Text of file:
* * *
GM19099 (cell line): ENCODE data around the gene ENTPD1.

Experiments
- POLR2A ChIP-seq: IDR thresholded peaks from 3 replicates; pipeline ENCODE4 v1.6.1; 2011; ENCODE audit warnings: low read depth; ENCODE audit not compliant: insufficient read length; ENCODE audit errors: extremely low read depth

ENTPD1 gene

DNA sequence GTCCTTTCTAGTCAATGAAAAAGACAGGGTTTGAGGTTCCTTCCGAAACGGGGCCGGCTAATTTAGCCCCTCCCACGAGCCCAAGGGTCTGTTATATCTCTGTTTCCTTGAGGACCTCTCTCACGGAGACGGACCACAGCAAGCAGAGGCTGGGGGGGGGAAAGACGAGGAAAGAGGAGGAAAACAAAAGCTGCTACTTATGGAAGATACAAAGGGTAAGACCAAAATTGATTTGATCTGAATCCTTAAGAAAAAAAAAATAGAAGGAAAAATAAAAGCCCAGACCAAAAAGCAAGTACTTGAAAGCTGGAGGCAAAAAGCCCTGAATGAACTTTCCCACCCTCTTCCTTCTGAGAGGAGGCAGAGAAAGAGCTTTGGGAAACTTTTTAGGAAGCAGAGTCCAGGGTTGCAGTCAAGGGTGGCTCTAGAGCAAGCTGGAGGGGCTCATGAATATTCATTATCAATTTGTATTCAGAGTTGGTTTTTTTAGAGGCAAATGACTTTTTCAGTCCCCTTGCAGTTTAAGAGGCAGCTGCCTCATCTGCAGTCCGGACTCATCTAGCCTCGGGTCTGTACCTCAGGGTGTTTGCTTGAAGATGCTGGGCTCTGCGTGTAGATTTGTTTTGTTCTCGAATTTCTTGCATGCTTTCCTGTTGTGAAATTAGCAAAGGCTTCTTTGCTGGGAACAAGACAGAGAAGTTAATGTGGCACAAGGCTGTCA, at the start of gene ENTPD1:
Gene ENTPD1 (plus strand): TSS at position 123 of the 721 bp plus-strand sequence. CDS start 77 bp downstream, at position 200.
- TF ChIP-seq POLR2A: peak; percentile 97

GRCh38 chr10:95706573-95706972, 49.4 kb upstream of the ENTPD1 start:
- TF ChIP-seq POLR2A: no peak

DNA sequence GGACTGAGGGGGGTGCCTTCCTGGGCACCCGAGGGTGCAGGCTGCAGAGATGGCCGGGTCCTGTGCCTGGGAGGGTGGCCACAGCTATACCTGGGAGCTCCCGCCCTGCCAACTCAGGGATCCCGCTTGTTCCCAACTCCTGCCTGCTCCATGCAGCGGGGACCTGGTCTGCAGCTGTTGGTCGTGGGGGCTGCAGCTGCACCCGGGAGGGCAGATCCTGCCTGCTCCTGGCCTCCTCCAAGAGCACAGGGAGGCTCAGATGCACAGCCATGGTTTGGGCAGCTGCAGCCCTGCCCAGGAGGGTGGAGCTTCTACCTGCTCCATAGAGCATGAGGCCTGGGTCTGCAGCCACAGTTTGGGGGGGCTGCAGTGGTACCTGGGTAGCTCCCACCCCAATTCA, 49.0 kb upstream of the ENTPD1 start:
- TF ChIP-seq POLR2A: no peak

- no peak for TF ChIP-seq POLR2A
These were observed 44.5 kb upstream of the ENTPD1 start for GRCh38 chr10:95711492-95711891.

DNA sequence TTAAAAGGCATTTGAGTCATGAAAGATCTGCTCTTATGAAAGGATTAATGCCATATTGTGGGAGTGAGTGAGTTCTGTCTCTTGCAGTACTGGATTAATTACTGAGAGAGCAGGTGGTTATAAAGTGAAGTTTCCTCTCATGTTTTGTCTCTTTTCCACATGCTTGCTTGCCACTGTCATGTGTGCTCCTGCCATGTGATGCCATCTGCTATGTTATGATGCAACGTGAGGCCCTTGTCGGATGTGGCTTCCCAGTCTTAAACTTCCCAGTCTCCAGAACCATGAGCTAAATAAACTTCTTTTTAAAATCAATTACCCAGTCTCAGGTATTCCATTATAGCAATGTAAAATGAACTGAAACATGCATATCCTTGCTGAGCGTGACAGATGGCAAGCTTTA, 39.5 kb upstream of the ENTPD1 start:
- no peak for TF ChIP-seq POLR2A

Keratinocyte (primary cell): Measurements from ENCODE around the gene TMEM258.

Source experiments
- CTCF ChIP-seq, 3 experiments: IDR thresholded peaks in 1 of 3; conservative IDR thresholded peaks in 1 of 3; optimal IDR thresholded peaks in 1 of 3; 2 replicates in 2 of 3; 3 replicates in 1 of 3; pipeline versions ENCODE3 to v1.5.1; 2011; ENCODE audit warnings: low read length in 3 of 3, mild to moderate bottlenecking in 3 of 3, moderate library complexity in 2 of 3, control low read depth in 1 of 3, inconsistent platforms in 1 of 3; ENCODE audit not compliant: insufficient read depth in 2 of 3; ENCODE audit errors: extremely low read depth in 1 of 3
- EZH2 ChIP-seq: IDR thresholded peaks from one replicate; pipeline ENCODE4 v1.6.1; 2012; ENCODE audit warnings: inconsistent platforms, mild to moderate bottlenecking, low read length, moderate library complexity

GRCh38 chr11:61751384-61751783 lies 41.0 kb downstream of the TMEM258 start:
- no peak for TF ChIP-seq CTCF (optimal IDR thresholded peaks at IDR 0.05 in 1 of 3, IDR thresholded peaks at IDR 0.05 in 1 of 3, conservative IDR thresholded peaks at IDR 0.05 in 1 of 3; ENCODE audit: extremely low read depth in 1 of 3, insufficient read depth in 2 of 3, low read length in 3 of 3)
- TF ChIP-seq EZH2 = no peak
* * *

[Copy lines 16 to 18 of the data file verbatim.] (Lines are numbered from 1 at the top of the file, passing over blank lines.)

Keratinocyte (primary cell): Measurements from ENCODE around the gene TMEM258.

Source experiments
- CTCF ChIP-seq, 3 experiments: IDR thresholded peaks in 1 of 3; conservative IDR thresholded peaks in 1 of 3; optimal IDR thresholded peaks in 1 of 3; 2 replicates in 2 of 3; 3 replicates in 1 of 3; pipeline versions ENCODE3 to v1.5.1; 2011; ENCODE audit warnings: low read length in 3 of 3, mild to moderate bottlenecking in 3 of 3, moderate library complexity in 2 of 3, control low read depth in 1 of 3, inconsistent platforms in 1 of 3; ENCODE audit not compliant: insufficient read depth in 2 of 3; ENCODE audit errors: extremely low read depth in 1 of 3